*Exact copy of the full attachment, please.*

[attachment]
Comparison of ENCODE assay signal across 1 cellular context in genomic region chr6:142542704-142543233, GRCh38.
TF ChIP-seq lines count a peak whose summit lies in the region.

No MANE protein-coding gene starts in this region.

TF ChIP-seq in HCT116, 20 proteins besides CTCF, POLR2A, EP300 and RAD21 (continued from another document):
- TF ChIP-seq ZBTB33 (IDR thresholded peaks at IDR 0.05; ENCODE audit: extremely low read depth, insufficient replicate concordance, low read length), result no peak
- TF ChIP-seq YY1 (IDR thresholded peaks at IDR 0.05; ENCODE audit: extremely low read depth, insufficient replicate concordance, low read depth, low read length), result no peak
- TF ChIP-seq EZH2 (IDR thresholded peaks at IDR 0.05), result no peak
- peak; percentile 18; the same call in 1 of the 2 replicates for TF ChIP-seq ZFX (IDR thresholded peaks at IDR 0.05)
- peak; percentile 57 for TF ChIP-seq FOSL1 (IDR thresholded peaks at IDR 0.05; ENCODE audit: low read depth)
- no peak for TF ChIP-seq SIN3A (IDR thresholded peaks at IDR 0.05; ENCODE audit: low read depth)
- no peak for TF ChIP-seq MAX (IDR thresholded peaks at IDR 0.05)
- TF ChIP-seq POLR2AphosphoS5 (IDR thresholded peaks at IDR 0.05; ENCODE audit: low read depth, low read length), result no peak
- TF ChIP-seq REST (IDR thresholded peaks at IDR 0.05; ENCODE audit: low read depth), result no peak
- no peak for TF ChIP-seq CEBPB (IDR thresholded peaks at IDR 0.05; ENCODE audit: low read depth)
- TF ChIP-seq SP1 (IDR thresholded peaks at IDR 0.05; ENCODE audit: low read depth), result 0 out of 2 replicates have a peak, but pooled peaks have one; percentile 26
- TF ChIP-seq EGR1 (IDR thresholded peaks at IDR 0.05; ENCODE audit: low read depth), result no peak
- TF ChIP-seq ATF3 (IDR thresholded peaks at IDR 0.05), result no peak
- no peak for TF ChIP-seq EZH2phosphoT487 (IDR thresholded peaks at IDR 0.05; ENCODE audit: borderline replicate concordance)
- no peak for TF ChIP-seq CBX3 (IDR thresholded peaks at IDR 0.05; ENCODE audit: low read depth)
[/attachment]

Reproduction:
Comparison of ENCODE assay signal across 1 cellular context in genomic region chr6:142542704-142543233, GRCh38.
TF ChIP-seq lines count a peak whose summit lies in the region.

No MANE protein-coding gene starts in this region.

TF ChIP-seq in HCT116, 20 proteins besides CTCF, POLR2A, EP300 and RAD21 (continued from another document):
- TF ChIP-seq ZBTB33 (IDR thresholded peaks at IDR 0.05; ENCODE audit: extremely low read depth, insufficient replicate concordance, low read length), result no peak
- TF ChIP-seq YY1 (IDR thresholded peaks at IDR 0.05; ENCODE audit: extremely low read depth, insufficient replicate concordance, low read depth, low read length), result no peak
- TF ChIP-seq EZH2 (IDR thresholded peaks at IDR 0.05), result no peak
- peak; percentile 18; the same call in 1 of the 2 replicates for TF ChIP-seq ZFX (IDR thresholded peaks at IDR 0.05)
- peak; percentile 57 for TF ChIP-seq FOSL1 (IDR thresholded peaks at IDR 0.05; ENCODE audit: low read depth)
- no peak for TF ChIP-seq SIN3A (IDR thresholded peaks at IDR 0.05; ENCODE audit: low read depth)
- no peak for TF ChIP-seq MAX (IDR thresholded peaks at IDR 0.05)
- TF ChIP-seq POLR2AphosphoS5 (IDR thresholded peaks at IDR 0.05; ENCODE audit: low read depth, low read length), result no peak
- TF ChIP-seq REST (IDR thresholded peaks at IDR 0.05; ENCODE audit: low read depth), result no peak
- no peak for TF ChIP-seq CEBPB (IDR thresholded peaks at IDR 0.05; ENCODE audit: low read depth)
- TF ChIP-seq SP1 (IDR thresholded peaks at IDR 0.05; ENCODE audit: low read depth), result 0 out of 2 replicates have a peak, but pooled peaks have one; percentile 26
- TF ChIP-seq EGR1 (IDR thresholded peaks at IDR 0.05; ENCODE audit: low read depth), result no peak
- TF ChIP-seq ATF3 (IDR thresholded peaks at IDR 0.05), result no peak
- no peak for TF ChIP-seq EZH2phosphoT487 (IDR thresholded peaks at IDR 0.05; ENCODE audit: borderline replicate concordance)
- no peak for TF ChIP-seq CBX3 (IDR thresholded peaks at IDR 0.05; ENCODE audit: low read depth)